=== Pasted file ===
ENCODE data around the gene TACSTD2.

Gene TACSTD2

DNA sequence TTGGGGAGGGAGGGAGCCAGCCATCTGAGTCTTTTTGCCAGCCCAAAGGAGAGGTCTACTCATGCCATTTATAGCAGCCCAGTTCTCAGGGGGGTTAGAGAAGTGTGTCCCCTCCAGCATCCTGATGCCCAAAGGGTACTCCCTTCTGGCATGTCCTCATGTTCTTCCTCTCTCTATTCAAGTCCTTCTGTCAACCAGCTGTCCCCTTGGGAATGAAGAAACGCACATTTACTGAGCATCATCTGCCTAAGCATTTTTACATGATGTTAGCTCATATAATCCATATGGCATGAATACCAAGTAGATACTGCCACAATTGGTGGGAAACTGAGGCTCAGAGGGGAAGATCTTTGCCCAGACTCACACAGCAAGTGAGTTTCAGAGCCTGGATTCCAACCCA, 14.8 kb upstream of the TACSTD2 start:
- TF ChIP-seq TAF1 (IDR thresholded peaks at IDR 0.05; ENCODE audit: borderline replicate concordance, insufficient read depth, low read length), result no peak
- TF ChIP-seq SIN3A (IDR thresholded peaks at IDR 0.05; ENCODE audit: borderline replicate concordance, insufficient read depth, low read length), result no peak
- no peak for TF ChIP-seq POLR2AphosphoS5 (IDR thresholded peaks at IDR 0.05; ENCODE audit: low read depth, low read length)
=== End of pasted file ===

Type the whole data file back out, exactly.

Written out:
ENCODE data around the gene TACSTD2.

Gene TACSTD2

DNA sequence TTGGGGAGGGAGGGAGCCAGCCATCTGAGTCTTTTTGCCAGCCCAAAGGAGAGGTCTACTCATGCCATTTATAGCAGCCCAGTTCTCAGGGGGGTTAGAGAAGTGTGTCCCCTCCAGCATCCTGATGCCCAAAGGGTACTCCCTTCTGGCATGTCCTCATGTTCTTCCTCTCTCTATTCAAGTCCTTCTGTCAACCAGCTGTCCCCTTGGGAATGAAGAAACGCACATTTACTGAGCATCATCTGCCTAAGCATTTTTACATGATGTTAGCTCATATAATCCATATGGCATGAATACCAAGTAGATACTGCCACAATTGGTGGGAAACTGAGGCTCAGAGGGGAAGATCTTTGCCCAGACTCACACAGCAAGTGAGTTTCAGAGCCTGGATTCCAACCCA, 14.8 kb upstream of the TACSTD2 start:
- TF ChIP-seq TAF1 (IDR thresholded peaks at IDR 0.05; ENCODE audit: borderline replicate concordance, insufficient read depth, low read length), result no peak
- TF ChIP-seq SIN3A (IDR thresholded peaks at IDR 0.05; ENCODE audit: borderline replicate concordance, insufficient read depth, low read length), result no peak
- no peak for TF ChIP-seq POLR2AphosphoS5 (IDR thresholded peaks at IDR 0.05; ENCODE audit: low read depth, low read length)